How to Teach your Dog not to Jump up



 

Does your dog love to meet new people? (Yes. Even you are considered new to your dog if you’ve been gone for fifteen minutes.) Does he love to meet people right in the chest with his paws and right in the face with his tongue? Jumping up is a common, yet annoying problem we can end up facing with our dogs. In order to curb this habit, let’s start off by asking why dogs do this.

In the canine world, dogs meet each other at the same level. There’s no need to position themselves any higher, but this changes when a lofty human comes along. Suddenly new sights and smells are towering over them and since they don’t seem to be coming down to dog level, the dogs must go to them.

Another reason for excitable, jumpy behavior could be that it has been rewarded (even by accident) in the past. If you wrestle a lot with your dog and allow them to jump and mouth you, you are inadvertently teaching them that this behavior is okay with you or any person your dog meets.

Now that we know where jumping can come from, here are some tips on how to prevent and end the behavior.

 

3 tips to prevent a dog from jumping up:

1. Exercise – making sure our dogs are getting enough exercise is huge! Just think how unruly your kids can become when they stay inside and watch television all weekend!
It’s the same for our critters. Releasing that pent up energy is the difference between a happy greeting and an anxious greeting!

2. Structured Play – when dogs play with each other, they are able to communicate. Dogs can let each other know when that bite was too hard or if they are finished playing all together. When we attempt to imitate this type of play with Fido, by wrestling and using our hands and feet, we can’t communicate these important things. This is very confusing for our dogs. They don’t know how much is too much with us and they can’t tell the difference between your bodybuilding brother and your ninety-year-old grandma. Use appropriate toys with your pup and be the one in control of playtime to keep from confusing playtime and greeting time.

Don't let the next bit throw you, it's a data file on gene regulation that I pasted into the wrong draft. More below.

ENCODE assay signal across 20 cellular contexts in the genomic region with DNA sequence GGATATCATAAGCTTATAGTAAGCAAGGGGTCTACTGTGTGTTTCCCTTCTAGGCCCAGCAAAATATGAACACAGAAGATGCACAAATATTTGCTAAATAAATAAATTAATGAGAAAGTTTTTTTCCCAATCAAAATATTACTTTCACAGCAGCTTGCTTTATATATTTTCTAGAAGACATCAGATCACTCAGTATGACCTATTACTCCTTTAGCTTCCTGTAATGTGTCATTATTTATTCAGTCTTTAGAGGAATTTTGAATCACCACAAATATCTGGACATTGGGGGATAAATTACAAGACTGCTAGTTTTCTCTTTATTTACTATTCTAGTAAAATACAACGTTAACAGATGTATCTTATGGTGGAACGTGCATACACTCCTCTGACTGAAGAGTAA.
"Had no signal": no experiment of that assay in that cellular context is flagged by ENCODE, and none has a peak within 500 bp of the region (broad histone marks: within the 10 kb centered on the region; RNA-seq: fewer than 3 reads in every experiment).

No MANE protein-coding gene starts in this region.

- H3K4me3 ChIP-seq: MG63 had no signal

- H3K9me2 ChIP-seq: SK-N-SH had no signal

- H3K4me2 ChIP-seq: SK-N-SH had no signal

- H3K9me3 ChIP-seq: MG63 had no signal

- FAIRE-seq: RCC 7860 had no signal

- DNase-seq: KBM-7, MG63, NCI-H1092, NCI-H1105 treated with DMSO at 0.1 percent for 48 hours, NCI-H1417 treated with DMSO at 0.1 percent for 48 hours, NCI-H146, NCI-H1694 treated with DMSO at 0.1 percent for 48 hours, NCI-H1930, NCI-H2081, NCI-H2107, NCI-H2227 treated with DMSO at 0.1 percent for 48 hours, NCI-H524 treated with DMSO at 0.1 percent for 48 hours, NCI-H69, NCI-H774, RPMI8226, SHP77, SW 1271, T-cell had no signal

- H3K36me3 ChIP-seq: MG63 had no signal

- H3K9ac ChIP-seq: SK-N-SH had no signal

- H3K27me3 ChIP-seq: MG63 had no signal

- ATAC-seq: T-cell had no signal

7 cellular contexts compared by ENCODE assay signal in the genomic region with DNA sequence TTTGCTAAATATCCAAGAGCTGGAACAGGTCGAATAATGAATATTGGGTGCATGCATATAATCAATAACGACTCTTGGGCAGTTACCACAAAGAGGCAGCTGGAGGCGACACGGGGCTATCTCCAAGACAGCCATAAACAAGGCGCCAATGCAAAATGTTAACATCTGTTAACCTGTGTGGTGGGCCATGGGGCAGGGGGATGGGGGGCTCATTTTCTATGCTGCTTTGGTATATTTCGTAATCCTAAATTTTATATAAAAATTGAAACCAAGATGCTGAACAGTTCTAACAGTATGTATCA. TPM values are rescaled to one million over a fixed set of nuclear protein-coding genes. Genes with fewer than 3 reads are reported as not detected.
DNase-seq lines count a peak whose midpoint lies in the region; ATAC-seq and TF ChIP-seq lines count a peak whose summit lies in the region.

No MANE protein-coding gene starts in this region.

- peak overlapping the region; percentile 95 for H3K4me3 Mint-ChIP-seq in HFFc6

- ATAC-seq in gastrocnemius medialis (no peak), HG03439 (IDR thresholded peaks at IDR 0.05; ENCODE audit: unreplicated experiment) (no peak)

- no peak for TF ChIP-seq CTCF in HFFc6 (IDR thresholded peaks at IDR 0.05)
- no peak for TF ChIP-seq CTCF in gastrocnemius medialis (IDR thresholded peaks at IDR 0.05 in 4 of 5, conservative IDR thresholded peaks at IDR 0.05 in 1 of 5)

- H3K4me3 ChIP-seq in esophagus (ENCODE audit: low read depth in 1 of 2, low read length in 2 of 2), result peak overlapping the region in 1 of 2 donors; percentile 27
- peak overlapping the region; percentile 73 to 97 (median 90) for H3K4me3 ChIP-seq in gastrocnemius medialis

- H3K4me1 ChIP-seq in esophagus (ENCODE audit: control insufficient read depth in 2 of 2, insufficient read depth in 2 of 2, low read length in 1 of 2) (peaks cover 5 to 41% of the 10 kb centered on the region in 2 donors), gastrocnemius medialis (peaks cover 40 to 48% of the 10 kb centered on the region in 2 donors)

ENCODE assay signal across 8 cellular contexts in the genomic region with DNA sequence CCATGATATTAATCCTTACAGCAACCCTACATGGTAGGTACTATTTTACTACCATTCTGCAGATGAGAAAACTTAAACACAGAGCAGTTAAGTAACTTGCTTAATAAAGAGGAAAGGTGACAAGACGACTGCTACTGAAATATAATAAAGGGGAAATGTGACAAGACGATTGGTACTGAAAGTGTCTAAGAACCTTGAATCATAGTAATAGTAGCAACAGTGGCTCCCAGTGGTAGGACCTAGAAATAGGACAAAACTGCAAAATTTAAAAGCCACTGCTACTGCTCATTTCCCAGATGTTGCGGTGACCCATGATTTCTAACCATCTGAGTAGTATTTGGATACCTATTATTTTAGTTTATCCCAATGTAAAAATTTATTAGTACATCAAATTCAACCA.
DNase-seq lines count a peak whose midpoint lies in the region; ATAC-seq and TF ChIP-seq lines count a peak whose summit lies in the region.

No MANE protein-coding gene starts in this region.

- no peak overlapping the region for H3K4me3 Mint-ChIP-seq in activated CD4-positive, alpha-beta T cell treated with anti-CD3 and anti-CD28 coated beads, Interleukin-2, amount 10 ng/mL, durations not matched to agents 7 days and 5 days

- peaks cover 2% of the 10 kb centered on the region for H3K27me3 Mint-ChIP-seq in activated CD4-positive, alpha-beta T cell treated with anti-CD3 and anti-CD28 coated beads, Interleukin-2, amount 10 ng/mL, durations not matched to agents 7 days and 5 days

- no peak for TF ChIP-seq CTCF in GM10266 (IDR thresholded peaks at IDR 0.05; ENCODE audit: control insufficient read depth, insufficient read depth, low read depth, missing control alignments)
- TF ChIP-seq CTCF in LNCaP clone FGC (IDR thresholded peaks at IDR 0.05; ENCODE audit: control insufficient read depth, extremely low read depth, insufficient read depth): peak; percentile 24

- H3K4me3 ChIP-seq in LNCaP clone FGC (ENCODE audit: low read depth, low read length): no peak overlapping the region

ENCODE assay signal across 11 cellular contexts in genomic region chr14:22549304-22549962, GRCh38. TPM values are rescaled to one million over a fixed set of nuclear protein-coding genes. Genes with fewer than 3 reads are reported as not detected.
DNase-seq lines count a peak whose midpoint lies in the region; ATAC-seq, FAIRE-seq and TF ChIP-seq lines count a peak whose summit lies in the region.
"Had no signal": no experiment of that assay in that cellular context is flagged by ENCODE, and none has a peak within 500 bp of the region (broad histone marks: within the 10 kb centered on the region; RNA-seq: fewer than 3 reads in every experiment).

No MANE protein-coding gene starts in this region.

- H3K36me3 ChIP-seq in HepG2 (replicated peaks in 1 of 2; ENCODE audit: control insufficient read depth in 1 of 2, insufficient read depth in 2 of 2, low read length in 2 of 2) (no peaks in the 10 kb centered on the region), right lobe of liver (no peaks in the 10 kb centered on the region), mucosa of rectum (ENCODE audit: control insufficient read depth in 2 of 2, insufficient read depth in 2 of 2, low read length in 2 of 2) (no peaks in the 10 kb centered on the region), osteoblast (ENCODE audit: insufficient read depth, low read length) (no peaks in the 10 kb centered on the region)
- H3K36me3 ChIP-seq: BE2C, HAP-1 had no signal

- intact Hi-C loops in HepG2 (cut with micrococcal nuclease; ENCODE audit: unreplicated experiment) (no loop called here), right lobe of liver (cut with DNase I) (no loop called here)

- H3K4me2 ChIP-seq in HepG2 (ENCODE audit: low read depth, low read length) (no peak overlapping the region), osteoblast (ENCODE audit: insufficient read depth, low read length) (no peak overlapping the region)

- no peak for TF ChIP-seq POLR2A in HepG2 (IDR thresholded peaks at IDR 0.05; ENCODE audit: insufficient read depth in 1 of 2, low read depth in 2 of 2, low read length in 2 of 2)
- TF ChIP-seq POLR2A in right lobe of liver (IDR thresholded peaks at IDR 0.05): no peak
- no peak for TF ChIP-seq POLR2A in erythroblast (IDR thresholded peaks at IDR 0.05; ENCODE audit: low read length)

3. Be in control – there is a chain of command in the canine world, and dogs crave that structure in their lives. If we can’t be a leader to them and teach what we feel is right and wrong, they will fill the leader role for us. With your dog as the leader of the pack, you can expect to see all types of unwanted behavior. It’s not their fault. They just don’t know how we want things done, similar to a child leading their parent.

 

3 tips to stop a dog from jumping up:

1. Come to their level- If we can crouch to their level before they have a chance to jump, we can control the greeting effectively. Make sure the dog looks friendly before crouching to their level and be sure they are not barreling towards you either. Standing upright is definitely a safer position in a situation with unfriendly or over excited dogs, especially when children are involved!

2. Ignore them- If your dog jumps on you, turn to the side so they slide off. Continue to do this until they lose interest. If they persist, walk away and go out of sight/accessibility if you can. Do not try and remove the dog from jumping on you and try not to say anything. This will only excite them more and they might think you are trying to play with them.

3. Stop them before they can jump- Say “off!” if the dog looks like it wants to jump on you but has yet to do so. If all four feet remain on the ground, praise them. Don’t praise them too excitedly, as they might interpret this as an invitation to jump! A cheerful “good!” will be enough. If they jumped up anyway after the “off!” command, ignore them as explained above.

 

So now we know that it’s not something we teach to our critters to squash their springiness. It’s more about teaching the behaviors we wish to see instead and giving them the tools to make the right decisions. The more we praise them for behaviors we prefer, the more they will be quick to offer them, making everyone want to jump for joy!

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